The cats have returned from their vacation in Mexico. They handed back my credit card and gave me a set of miniature, brightly colored salt and pepper shakers as a gift. They ask me how the sale of our book is going. Without answering, I ask them if they limited their use of my credit card to $1,500 as agreed. Neither of us is answering the other’s question.
I am aware that they have a claim against me for conversion of the books, but I have a claim against them for nonpayment of their promissory note, and I suspect that have made charges on my credit card beyond the agreed limit. My claim against them is much greater than their claim against me, but I also know that any claim against them would be uncollectible.
I suggest that we enter into a mutual release of all claims, and the cats agree. I prepare the agreement, which I give to the cats at dinner that evening. The cats email it to their San Francisco attorneys for their review, and two weeks later I receive a revised draft of the mutual release. It is now eight pages long and releases the cats from all claims, known and unknown, in any manner relating to nonpayment of the note or relating to their use of my credit card. Before signing the agreement, I ask the cats once again if they exceeded the agreed limit while using my card in Mexico, and this time the cats assure me that they did not. I believe them, since they are, after all, my cats, and I sign the mutual release.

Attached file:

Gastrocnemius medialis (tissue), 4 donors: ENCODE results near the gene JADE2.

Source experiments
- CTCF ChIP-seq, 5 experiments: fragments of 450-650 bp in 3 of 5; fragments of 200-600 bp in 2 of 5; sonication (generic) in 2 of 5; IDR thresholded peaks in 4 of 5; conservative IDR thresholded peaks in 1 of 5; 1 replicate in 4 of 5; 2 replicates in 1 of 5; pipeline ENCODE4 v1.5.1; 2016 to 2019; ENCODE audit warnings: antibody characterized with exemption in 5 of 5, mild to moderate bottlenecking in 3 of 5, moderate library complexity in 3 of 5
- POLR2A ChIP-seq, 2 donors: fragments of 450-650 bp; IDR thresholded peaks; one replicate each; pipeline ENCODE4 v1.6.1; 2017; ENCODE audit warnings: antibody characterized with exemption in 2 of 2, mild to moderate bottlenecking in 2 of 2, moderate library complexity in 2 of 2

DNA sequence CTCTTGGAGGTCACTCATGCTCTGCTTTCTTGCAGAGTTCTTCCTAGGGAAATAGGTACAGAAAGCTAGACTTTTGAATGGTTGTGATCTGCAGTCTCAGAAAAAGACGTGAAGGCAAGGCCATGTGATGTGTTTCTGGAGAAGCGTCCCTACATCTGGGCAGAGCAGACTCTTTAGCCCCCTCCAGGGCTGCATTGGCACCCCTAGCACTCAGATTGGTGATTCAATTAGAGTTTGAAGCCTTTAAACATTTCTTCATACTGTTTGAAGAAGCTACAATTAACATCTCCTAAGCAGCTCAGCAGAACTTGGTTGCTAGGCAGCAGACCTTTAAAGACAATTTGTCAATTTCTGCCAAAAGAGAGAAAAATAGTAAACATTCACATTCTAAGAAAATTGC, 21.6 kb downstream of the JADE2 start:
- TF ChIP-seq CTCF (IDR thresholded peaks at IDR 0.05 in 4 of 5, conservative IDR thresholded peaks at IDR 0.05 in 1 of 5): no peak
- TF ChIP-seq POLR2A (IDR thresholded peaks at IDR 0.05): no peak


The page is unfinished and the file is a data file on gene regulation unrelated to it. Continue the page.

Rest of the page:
A few days later I receive my credit card statement showing that the cats charged over $2,700 on my credit card, including over $400 just for alcohol and tips at the hotel bar. I confront the cats with the bill, and they shrug it off, reminding me that I released them from all claims, including unknown claims, relating to their use of my credit card. Their smiles disappear when I inform them that their deliberate misstatement to me that they had not exceeded the agreed limit on the card induced me to enter into the mutual release agreement, and that the agreement is therefore the product of fraud in the inducement and voidable. I have a claim against them for their excessive use of my credit card despite the mutual release.
The cats are, once again, foiled by laws seemingly designed to frustrate their best laid plans.
Allen Drescher has practiced law in Ashland and Southern Oregon since 1973. His practice areas include real estate, business law, estate planning and elder law.
© Allen Drescher